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Irina Slav

Irina Slav

Irina is a writer for the U.S.-based Divergente LLC consulting firm with over a decade of experience writing on the oil and gas industry.

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LukOil Back In Iran As Russia’s Output Faces Decline

LukOil Back In Iran As Russia’s Output Faces Decline

Russia’s LukOil may have dropped some of its other new exploration projects as sliding oil prices curtail spending, but the specter of declining Russian crude production has it redirecting operations elsewhere, and the first stop is Iran.

LukOil has reportedly closed a $6 million deal with the National Iranian Oil Company (NIOC) to restart development of two key deposits in southwestern Iran. And work has already begun.

Like many other oil companies, slumping oil prices have pressed Lukoil to drop some of its operations such as in Cote D’Ivoire, where the company had been operating five deepwater offshore exploration projects since 2006. In today’s oil price climate, these operations have become unviable.

Even at home, Lukoil—Russia’s largest producer—is facing the same problems as its local sector players: field depletion. Most of Russia’s major deposits are old, and their operators have been growing production recently in a bid to squeeze out as much as possible before they are forced to retire them. This problem is aggravated by Western sanctions that have stifled profits, eating away earnings historically used for new exploration. Related: Only Recession Can Prevent An Oil Price Spike

LukOil expects Russian oil output to drop this year—for the first time in years. In fact, it’s predicting a 2-3 percent decline, and maybe even more if the Kremlin moves to raise taxes.

Against this backdrop, Lukoil’s re-entry into Iran makes sense.

LukOil has had a presence there since the early 2000s, and was forced to leave only after sanctions were imposed against Tehran over its alleged nuclear program. Negotiations for Lukoil’s return to Iranian oilfields took place last year, with the promise of sanctions-lifting looming large. The company reopened its offices in Iran last April.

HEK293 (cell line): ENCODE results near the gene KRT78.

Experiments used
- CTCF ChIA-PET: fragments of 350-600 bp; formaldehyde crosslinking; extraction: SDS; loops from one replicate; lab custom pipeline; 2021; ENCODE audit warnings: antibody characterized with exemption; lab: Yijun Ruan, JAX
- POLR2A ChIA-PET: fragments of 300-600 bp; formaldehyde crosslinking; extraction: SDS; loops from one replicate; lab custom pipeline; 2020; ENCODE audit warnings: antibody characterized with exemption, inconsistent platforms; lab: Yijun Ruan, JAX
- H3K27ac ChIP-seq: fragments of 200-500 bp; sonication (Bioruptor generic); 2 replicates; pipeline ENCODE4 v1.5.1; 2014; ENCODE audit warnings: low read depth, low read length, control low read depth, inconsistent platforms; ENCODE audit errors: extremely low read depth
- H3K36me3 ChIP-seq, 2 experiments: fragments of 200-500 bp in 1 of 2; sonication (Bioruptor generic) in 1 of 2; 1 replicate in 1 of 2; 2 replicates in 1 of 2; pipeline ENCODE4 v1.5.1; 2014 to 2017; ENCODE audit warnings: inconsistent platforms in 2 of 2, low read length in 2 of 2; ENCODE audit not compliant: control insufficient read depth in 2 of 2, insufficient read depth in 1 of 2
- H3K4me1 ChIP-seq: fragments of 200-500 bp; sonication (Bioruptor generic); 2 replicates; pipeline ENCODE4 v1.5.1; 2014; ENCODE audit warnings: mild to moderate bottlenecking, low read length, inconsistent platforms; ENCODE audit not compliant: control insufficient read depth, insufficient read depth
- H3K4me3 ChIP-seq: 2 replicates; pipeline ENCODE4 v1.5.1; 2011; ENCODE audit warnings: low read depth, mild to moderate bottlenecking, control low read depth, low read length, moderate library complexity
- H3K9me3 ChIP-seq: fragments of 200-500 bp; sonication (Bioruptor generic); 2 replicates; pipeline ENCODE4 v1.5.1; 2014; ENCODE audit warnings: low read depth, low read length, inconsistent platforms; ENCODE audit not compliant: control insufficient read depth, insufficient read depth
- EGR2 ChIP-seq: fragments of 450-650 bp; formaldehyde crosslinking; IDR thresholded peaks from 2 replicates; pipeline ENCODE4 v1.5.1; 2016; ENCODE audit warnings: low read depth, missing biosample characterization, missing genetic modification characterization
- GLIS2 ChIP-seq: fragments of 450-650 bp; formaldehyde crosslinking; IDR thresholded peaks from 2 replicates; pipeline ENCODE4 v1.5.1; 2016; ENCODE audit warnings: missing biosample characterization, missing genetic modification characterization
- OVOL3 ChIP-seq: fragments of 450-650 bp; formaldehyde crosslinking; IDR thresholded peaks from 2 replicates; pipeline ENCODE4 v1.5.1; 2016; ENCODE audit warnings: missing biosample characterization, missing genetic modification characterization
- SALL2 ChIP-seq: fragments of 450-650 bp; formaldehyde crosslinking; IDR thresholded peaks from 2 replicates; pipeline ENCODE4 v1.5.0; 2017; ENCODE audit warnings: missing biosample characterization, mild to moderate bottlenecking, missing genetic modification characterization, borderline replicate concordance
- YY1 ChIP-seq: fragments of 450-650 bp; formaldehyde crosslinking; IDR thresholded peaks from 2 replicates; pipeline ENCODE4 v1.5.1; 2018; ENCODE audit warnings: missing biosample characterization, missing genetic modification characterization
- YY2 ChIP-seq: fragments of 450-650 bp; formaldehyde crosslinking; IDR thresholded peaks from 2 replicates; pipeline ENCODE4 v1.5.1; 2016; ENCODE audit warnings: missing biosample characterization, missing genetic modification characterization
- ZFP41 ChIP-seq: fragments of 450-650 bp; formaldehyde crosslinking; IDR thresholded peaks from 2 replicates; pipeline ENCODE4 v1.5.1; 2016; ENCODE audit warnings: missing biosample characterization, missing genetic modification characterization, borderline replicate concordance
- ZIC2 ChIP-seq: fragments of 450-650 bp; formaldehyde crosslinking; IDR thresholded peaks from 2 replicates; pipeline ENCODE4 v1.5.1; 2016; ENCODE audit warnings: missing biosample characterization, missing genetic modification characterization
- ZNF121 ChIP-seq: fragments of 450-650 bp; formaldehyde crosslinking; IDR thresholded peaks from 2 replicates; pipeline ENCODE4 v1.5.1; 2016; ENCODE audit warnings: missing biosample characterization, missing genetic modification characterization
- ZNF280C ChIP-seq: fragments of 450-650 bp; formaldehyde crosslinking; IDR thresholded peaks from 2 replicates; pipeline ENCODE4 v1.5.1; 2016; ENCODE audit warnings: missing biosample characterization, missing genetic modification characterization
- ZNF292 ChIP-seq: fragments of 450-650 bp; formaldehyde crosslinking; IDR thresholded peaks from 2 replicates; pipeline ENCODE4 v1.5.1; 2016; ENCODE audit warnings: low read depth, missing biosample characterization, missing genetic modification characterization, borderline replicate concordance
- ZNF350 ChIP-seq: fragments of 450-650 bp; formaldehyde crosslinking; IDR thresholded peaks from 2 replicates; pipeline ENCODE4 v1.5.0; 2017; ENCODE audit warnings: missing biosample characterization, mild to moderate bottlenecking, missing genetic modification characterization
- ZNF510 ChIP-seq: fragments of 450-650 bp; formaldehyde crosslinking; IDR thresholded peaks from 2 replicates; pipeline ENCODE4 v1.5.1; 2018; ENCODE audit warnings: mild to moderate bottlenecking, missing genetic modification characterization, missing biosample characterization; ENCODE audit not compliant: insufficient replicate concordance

From a geopolitical alliance perspective, it also makes sense. Iran and Russia have both suffered under international sanctions, and they share an alliance—or at least part of an end game—over the conflict in Syria as well. Related: 60 Reasons Why Oil Investors Should Hang On

And while Iran is negotiating with Italian Eni, French Total, and Shell, according to media reports, LukOil’s track record in Iran gives it an advantage. It’s already working on two deposits and will now simply resume work at one of them, Changouleh in the Anaran block, which it used to develop with Norway’s Statoil.

LukOil and Statoil started the Anaran development in 2003, but sanctions forced them to pull out in 2011. But the fields, which lie near the border with Iraq, are estimated to contain 2 billion barrels of oil. The first time around, LukOil said it lost $63 million when it had to pull out of this project.

Lukoil has a strategic focus on E&P and apparently the means to keep it, even though chief executive Vagit Alekperov admitted earlier in January that if Brent fell to $24 or lower, “a lot of ongoing projects” would have to be suspended. Related: Oil Crash Only The Tip Of The Iceberg

At the moment, freshly emerging from sanctions, Iran is a very attractive new opening in the oil patch. According to OPEC, the country has proven oil reserves of 157.53 billion barrels, with exports at just 1.1 million.

But from a legal standpoint, these waters are still very muddy. And even if they aren’t, the important thing is that traders think they are. A better picture should emerge over the coming weeks, but for now, traders aren’t rushing to buy Iranian oil because there is still a fair amount of sanction uncertainty to sift through.

Even Lukoil isn’t 100 percent clear on this, conceding last week that it was not sure that Italian- and Dutch-based refineries could buy Iranian oil yet.

The twist is this: All the trading hesitancy is helping to boost an emerging price war. With Iran hoping to start crude shipments to the European Union already in February—despite the legal uncertainties—Russia and Saudi Arabia continue to discount their crude sales to Europe in hopes of cornering market share here.

By Irina Slav for Oilprice.com

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